Capitol riot: Police chief apologises for pro-Trump riot

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The acting chief of the US Capitol Police has apologised to Congress for not having done enough to prepare for the pro-Trump riot earlier this month.

"The department prepared in order to meet these challenges, but we did not do enough," said Yogananda Pittman, who took over when the ex-chief resigned.

Despite "strong potential for violence" the force did not adequately prepare for a "terrorist attack," she said.

Five people, including a Capitol Police officer, died in the riot.

What did the police chief say?

Chief Pittman was speaking on Tuesday to the House Appropriations Committee, which oversees the police department's funding.

She said the agency was aware that protesters were planning to bring firearms and other weapons to the Capitol two days before the violence on 6 January.

Her force of 1,200 officers on duty that day was "no match" for "the tens of thousands of insurrectionists" who stormed the Capitol, she said.

"The department failed to meet its own high standards as well as yours," she told the committee at the closed door meeting, according to a transcript of her remarks provided to BBC News.

"I am here to offer my sincerest apologies on behalf of the department," added Chief Pittman, who was not yet in charge of the department on the day of the attack.

Two days before the violence, former Capitol Police chief Steven Sund had requested that a state of emergency be declared, she said.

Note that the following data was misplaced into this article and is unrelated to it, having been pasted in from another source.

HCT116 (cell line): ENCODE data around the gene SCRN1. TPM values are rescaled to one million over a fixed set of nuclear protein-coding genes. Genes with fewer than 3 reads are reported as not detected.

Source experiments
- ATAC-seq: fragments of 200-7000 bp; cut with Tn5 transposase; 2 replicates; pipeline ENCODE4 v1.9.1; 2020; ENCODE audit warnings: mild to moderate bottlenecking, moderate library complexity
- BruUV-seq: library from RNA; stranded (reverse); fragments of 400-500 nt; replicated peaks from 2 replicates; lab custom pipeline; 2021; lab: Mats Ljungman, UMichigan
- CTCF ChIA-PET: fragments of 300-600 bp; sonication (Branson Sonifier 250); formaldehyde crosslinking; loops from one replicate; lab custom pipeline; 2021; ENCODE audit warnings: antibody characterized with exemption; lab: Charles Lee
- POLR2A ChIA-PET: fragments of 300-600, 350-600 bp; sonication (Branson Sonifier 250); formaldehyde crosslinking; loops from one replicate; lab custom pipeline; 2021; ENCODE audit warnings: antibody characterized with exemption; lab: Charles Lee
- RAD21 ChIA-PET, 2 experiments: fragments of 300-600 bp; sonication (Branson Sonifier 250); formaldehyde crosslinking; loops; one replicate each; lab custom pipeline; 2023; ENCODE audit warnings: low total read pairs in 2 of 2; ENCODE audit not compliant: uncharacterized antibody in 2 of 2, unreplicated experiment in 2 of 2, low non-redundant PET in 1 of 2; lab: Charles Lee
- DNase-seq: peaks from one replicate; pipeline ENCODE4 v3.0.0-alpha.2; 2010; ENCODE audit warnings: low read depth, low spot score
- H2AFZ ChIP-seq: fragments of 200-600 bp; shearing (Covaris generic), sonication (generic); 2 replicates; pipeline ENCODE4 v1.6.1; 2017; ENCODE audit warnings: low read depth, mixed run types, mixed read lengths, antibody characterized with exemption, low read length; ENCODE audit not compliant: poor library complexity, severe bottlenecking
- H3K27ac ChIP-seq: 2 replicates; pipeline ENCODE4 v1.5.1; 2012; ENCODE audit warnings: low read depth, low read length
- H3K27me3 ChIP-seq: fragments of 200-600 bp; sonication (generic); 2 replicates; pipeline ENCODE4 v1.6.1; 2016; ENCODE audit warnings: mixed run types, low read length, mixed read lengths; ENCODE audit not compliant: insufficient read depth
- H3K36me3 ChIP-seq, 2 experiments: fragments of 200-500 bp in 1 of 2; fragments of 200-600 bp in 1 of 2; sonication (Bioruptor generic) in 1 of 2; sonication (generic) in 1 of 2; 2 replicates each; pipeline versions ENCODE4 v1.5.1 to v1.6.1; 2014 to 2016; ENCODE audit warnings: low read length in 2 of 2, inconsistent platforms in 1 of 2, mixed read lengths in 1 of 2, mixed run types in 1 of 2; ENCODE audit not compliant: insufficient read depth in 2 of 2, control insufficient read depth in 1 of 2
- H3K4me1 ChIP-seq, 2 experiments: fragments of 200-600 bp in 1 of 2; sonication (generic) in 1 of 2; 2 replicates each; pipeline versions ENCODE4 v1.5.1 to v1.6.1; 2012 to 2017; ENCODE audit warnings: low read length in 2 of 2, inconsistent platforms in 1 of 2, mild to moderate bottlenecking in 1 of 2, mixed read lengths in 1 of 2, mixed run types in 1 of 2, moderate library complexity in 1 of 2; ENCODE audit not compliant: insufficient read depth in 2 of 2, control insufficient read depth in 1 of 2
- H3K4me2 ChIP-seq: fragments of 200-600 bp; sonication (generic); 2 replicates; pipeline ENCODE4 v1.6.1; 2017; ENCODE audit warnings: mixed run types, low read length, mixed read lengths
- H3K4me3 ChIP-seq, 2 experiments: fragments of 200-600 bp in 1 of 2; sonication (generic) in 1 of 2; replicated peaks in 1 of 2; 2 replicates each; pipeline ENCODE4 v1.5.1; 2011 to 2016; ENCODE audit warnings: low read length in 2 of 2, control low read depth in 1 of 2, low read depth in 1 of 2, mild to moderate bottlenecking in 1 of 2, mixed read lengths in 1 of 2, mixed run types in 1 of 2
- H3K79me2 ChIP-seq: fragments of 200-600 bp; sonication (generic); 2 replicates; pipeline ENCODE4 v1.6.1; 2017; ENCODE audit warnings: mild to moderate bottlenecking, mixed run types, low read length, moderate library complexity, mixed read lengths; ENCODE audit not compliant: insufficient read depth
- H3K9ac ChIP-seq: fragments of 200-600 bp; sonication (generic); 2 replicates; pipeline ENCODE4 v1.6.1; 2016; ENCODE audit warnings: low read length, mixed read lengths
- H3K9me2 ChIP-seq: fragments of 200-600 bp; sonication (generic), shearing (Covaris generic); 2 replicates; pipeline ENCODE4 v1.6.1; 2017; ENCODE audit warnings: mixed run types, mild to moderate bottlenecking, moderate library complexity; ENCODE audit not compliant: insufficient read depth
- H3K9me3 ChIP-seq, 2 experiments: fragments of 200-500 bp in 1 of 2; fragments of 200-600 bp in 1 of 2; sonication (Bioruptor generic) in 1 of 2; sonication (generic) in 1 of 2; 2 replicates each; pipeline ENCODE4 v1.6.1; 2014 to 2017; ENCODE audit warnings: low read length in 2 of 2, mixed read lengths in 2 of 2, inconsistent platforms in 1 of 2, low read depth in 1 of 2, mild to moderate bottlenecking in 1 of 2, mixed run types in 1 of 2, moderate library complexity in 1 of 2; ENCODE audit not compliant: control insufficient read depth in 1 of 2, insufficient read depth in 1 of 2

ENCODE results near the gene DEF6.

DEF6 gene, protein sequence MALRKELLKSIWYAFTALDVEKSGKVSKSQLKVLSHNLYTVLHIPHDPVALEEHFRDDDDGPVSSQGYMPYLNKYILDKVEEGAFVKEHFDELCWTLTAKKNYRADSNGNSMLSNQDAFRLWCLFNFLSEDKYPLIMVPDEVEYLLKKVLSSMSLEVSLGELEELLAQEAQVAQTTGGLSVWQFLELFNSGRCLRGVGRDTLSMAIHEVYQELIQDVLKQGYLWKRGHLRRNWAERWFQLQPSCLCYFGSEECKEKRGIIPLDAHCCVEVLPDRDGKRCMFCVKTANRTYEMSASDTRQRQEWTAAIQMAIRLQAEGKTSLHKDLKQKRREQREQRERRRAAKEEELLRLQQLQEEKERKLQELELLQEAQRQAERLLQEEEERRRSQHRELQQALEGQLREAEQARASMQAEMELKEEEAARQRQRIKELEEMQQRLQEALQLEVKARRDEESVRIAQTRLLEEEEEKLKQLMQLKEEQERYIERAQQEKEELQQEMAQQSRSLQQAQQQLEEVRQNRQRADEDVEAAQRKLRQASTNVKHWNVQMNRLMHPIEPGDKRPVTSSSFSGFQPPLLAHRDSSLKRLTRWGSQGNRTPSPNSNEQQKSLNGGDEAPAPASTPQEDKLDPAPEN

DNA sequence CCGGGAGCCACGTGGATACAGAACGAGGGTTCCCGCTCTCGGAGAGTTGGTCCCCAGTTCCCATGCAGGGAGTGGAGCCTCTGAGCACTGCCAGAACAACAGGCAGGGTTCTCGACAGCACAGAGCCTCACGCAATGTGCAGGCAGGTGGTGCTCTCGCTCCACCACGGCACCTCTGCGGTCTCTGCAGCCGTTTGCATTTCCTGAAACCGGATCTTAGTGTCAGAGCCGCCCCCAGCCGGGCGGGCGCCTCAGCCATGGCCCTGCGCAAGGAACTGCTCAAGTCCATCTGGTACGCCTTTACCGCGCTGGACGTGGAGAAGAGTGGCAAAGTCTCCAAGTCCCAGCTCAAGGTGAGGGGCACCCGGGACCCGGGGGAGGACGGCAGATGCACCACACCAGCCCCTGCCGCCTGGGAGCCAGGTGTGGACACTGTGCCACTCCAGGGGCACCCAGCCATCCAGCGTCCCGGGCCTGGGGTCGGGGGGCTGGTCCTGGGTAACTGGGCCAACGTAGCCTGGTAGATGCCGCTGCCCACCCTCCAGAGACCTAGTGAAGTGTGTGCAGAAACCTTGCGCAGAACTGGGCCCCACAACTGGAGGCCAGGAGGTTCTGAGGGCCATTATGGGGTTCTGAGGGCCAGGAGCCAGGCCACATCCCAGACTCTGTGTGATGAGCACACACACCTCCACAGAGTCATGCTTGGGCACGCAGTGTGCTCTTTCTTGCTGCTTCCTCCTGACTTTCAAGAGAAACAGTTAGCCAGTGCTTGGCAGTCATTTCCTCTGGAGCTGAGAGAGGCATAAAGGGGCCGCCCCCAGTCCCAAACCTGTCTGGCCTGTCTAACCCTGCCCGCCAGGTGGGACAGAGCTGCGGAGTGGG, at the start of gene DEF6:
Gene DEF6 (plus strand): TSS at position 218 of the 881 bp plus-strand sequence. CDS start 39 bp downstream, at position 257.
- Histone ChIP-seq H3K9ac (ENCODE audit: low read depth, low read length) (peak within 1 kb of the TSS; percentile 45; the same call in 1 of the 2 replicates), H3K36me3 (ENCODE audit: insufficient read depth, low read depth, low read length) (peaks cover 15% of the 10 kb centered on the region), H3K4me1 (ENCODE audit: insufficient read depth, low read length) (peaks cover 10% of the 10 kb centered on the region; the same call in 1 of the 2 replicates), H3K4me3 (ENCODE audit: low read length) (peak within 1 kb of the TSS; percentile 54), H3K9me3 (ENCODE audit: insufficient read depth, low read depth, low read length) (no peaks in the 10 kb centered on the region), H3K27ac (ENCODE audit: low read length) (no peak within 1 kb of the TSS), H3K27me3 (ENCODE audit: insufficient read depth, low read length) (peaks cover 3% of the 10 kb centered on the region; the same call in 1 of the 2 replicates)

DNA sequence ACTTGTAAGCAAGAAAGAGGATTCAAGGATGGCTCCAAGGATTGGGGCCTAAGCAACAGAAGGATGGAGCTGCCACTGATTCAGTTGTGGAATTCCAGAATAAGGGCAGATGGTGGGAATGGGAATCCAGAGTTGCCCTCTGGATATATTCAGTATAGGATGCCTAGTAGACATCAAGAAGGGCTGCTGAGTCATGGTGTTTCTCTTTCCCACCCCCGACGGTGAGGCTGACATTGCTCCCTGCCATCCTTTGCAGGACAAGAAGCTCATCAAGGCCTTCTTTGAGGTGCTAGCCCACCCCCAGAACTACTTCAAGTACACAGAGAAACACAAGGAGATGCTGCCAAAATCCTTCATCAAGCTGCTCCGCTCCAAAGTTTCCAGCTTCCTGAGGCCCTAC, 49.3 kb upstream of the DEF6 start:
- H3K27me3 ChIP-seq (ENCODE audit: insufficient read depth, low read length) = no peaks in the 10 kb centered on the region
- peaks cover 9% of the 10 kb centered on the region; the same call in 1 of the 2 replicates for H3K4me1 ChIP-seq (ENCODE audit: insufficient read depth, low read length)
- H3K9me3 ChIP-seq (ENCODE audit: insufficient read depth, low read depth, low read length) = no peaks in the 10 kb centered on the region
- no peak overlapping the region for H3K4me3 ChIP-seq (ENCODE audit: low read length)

Media caption,
Black activists complain of double standards: ‘We would have been murdered’

Chief Pittman said the Capitol Police Board denied that request and encouraged Mr Sund to contact the National Guard, which she said he did.

What happened in the riot?

At the time, US lawmakers were meeting inside the Capitol to certify Joe Biden's presidential victory.

There was a pro-Trump rally that day on the National Mall, at which the former president spoke.

He repeated unfounded claims that the election was stolen from him, and told those gathered: "If you don't fight like hell you're not going to have a country anymore."

He also told them to protest peacefully but encouraged them to go to the Capitol and have their voices heard.

Thousands of his supporters then made their way to the seat of government, overwhelmed the security and smashed their way into the building.

What were the consequences?

President Trump was impeached by the House of Representatives for incitement and is awaiting trial in the Senate. He could be banned from ever running for office.

Dozens of people have been arrested and charged by the FBI.

Two members of the police board - former House sergeant-at-arms Paul Irving and ex-Senate sergeant-at arms Michael Stenger, have resigned in the wake of the chaos.

The images of violence in the hallowed corridors of government shocked the nation and the world.

They have also led to much soul searching in the US over the state of the nation at the start of a new presidency.